29 And now behold, I say unto you that the right way is to believe in Christ, and deny him not; and Christ is the Holy One of Israel; wherefore ye must bow down before him, and worship him with all your might, mind, and strength, and your whole soul; and if ye do this ye shall in nowise be cast out.
30 And, inasmuch as it shall be expedient, ye must keep the performances and ordinances of God until the law shall be fulfilled which was given unto Moses.
Nephi began this chapter speaking of Isaiah, which he used as a springboard into his own vision of the future of humankind. The important message of the future is the atoning mission of the Messiah, which has been the topic of the last several verses. Nephi ties this understanding to the future Jews in Jerusalem who would reject their Messiah. He tells his people: “behold, my people, ye are a stiffnecked people; wherefore I have spoken plainly unto you.” He declares that what he has said is “sufficient to teach any man the right way; for the right way is to believe in Christ and deny him not.” Therefore, his people should not do as the children of Israel will do in the future. They might deny their Messiah, but his people should not.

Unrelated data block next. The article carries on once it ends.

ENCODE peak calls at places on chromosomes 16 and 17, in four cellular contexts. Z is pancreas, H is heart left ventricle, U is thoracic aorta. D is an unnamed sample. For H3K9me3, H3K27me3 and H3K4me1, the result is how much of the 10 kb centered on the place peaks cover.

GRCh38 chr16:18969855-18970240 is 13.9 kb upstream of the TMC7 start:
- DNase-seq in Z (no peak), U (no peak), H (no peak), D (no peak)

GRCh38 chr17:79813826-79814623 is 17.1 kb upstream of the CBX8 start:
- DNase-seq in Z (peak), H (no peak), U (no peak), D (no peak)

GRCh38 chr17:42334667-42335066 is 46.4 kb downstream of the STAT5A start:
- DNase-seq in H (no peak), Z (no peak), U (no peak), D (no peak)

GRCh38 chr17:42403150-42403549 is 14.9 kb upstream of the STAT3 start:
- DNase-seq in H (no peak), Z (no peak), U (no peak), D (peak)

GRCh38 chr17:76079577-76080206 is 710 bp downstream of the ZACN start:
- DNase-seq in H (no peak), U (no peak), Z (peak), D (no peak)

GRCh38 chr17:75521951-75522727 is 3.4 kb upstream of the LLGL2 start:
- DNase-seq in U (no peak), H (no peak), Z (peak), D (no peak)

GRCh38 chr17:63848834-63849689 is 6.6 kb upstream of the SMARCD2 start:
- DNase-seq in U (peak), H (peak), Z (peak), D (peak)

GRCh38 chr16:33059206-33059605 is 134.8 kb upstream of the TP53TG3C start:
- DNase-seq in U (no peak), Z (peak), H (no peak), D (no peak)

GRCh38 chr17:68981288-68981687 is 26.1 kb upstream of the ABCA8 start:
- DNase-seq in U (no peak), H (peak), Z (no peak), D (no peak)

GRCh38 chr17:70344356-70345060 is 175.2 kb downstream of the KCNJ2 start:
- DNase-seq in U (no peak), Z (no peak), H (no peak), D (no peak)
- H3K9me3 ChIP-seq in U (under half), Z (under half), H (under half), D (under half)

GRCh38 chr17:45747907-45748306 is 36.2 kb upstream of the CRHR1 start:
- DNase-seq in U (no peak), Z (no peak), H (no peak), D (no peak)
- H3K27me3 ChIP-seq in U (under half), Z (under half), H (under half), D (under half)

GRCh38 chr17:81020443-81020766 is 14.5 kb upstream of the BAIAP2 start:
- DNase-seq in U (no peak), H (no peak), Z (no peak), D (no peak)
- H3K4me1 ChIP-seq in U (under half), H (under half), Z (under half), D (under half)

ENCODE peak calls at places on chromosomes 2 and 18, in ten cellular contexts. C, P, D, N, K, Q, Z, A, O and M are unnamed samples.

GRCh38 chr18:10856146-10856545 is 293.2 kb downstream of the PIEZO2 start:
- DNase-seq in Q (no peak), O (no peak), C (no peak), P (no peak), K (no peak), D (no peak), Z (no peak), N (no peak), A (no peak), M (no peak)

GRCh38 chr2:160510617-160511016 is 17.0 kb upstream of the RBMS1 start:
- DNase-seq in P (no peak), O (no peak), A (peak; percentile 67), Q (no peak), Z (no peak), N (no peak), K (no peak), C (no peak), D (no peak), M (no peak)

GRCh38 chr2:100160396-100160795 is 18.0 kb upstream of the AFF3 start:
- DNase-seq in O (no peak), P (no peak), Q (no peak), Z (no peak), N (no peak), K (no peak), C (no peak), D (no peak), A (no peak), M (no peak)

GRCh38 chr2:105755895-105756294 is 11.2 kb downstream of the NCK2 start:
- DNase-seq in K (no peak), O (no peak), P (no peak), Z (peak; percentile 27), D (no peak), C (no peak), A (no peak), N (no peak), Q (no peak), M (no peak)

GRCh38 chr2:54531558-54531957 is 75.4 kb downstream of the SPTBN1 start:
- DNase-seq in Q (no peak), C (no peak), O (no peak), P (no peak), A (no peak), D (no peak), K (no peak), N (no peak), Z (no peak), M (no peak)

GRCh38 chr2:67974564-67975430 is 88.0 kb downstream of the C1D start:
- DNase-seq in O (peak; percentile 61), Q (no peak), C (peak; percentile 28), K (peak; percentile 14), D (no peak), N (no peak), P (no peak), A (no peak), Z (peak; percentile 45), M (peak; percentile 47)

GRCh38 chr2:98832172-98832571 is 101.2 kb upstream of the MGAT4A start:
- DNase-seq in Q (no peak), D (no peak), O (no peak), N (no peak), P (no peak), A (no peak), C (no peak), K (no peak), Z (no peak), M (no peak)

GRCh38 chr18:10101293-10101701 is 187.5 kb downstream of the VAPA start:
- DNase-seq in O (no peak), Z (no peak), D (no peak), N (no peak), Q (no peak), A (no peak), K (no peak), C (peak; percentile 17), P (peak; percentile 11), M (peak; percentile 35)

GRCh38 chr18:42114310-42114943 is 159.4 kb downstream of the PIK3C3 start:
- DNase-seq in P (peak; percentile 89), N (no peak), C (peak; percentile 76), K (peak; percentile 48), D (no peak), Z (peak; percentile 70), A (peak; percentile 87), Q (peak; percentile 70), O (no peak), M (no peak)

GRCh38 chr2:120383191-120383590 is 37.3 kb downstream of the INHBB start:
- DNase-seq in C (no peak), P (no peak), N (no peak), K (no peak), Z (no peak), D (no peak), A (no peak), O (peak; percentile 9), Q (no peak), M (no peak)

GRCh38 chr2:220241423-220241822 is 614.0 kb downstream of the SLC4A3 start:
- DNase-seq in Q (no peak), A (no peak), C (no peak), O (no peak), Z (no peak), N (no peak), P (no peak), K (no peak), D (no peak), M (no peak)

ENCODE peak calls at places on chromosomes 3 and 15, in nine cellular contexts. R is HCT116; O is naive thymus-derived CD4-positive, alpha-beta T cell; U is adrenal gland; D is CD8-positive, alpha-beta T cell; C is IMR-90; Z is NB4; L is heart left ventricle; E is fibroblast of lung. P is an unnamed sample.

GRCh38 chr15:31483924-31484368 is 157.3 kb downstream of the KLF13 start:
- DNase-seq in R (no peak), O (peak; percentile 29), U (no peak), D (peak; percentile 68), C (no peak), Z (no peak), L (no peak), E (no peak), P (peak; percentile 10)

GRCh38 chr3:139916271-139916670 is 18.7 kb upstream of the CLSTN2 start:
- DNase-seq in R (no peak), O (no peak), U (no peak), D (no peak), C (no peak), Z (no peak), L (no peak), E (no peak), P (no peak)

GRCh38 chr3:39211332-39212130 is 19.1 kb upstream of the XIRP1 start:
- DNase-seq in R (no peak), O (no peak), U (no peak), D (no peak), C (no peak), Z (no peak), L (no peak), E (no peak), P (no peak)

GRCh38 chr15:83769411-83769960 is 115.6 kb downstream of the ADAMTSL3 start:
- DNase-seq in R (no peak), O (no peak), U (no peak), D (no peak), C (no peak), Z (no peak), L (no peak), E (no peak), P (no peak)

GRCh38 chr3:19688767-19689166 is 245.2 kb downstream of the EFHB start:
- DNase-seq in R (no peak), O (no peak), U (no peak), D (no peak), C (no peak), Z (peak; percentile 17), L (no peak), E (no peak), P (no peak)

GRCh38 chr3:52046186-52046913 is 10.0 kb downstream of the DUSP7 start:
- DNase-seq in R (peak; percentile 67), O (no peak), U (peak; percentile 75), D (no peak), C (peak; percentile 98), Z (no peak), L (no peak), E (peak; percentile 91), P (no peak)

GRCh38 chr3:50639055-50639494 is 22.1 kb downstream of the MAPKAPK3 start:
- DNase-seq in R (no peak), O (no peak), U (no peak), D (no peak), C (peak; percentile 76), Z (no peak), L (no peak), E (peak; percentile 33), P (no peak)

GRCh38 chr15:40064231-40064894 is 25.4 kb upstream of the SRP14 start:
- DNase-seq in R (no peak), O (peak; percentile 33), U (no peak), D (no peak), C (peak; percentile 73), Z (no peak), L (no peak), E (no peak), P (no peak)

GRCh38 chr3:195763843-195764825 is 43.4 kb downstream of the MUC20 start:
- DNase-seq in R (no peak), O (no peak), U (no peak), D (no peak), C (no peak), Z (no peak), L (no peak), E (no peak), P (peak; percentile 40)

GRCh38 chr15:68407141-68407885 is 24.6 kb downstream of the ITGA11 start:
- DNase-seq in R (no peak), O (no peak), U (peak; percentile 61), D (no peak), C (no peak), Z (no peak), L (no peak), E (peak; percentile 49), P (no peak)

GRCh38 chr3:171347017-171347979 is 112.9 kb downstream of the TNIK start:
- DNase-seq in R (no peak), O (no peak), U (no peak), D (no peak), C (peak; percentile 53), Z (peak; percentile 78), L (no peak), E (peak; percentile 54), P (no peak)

Nephi also defines how his people are supposed to understand this teaching. It is a prophesy for the future and promises a change in the future. However, until that change comes, they are to “keep the performances and ordinances of God.”
It is perhaps interesting that Nephi declares his young nation already a stiffnecked people. It will be a theme in Jacob’s discourse at the temple in Jacob’s own book. Once again, the rapidity with which the people of Nephi require reinforcing in the law of God, and the speed at which they became a prideful people, is suggesting of the mixing with the indigenous populations who have had a hard time leaving elements of their previous cultural understanding behind.